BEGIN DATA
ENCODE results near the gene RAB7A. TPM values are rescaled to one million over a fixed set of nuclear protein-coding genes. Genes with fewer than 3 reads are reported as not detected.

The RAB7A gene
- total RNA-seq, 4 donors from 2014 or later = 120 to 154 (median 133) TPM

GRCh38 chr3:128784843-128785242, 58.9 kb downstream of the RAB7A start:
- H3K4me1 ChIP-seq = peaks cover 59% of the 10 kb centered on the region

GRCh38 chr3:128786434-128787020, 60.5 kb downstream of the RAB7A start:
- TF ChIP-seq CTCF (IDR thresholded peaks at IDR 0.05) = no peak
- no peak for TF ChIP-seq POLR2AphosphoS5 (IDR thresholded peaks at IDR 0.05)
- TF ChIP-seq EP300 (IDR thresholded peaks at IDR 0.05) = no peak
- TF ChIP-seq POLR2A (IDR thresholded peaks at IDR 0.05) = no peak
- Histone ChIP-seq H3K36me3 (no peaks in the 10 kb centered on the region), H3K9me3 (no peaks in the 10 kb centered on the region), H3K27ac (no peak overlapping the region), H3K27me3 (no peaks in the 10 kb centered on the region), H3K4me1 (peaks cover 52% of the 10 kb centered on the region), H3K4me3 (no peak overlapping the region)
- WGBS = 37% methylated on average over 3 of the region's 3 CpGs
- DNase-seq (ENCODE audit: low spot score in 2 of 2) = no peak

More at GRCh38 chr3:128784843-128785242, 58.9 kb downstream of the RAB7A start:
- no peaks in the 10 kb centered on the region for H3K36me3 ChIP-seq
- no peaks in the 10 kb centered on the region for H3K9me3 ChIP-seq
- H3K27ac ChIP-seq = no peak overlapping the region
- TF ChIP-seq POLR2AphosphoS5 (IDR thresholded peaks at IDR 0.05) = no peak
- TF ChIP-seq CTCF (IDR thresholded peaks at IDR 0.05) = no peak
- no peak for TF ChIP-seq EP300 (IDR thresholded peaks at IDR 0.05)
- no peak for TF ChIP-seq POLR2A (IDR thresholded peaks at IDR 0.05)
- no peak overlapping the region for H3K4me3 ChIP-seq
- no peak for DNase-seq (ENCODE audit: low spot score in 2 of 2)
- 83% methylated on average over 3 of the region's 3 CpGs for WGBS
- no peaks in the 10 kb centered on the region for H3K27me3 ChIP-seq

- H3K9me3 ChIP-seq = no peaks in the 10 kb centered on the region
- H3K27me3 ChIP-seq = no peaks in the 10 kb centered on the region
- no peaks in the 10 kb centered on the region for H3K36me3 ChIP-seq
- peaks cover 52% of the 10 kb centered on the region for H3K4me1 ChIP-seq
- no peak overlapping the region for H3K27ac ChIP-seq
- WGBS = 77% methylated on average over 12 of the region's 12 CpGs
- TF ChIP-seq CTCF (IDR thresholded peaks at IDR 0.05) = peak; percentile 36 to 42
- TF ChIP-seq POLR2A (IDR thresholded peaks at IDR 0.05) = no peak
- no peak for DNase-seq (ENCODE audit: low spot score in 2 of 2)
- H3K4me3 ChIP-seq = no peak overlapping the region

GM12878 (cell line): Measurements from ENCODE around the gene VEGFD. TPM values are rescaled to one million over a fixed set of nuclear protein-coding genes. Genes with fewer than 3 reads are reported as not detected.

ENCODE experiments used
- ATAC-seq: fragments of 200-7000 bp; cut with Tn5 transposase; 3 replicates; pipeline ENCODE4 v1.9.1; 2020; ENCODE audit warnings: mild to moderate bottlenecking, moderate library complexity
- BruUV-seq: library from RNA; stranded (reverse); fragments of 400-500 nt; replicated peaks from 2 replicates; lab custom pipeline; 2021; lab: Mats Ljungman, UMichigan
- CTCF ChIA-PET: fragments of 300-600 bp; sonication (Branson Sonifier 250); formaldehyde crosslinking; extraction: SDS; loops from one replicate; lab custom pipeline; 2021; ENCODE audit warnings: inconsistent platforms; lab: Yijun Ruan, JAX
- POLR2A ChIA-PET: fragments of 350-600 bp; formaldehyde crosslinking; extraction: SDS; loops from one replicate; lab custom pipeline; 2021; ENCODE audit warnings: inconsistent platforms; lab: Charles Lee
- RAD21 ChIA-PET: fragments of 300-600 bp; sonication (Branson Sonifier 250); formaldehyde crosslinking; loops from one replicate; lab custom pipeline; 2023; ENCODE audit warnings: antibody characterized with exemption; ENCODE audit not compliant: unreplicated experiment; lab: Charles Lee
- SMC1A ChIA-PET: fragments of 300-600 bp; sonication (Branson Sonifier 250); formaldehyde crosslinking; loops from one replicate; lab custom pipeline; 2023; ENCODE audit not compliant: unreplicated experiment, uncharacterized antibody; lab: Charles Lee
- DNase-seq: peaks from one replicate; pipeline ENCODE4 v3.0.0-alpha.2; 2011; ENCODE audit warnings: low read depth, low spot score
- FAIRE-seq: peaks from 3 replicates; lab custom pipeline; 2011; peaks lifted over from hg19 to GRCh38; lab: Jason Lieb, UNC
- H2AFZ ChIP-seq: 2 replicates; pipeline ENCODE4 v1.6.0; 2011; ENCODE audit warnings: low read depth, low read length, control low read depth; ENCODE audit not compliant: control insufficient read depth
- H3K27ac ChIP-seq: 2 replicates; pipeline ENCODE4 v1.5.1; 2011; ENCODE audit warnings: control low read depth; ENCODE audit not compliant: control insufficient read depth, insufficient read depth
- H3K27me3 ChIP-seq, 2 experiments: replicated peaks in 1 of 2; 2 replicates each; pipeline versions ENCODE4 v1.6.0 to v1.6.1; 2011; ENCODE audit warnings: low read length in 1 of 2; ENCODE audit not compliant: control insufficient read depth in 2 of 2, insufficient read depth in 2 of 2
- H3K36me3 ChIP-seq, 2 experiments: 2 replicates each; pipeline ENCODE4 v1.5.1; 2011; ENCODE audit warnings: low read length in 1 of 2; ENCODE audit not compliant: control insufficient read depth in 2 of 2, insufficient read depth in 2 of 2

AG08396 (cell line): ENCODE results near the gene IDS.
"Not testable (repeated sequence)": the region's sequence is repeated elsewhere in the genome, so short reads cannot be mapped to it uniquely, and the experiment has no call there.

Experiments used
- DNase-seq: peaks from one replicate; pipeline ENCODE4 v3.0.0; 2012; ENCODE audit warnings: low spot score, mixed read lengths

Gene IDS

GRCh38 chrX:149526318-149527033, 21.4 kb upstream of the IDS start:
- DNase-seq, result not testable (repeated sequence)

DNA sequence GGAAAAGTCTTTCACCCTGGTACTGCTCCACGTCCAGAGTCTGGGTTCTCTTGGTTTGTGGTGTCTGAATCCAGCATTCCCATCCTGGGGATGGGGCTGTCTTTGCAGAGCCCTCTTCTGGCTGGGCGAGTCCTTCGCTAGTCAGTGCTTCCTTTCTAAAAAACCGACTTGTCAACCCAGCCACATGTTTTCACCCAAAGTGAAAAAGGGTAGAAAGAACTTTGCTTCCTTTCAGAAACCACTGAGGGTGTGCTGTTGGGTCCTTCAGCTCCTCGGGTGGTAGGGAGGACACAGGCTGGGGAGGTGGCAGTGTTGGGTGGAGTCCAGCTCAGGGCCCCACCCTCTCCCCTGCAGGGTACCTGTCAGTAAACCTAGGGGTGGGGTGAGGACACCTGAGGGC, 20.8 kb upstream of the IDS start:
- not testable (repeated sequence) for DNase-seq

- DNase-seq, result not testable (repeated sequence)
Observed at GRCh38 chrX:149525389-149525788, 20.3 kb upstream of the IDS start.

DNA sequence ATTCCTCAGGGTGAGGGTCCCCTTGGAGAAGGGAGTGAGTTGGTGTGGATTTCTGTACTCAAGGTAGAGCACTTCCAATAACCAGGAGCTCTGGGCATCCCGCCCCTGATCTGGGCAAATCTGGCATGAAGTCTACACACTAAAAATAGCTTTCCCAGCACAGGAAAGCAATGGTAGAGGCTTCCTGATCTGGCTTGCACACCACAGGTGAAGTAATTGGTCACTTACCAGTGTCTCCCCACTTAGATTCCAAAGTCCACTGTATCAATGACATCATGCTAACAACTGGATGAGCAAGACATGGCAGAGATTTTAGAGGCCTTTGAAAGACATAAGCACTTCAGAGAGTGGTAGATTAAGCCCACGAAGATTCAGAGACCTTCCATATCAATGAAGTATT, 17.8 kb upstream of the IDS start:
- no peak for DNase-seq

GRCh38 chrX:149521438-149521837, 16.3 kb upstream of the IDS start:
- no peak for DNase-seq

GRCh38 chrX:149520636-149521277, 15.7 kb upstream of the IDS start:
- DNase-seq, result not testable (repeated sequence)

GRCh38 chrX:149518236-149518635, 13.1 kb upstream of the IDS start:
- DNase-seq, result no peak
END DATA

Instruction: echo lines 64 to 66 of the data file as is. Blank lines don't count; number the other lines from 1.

- no peak for DNase-seq

GRCh38 chrX:149520636-149521277, 15.7 kb upstream of the IDS start:
- DNase-seq, result not testable (repeated sequence)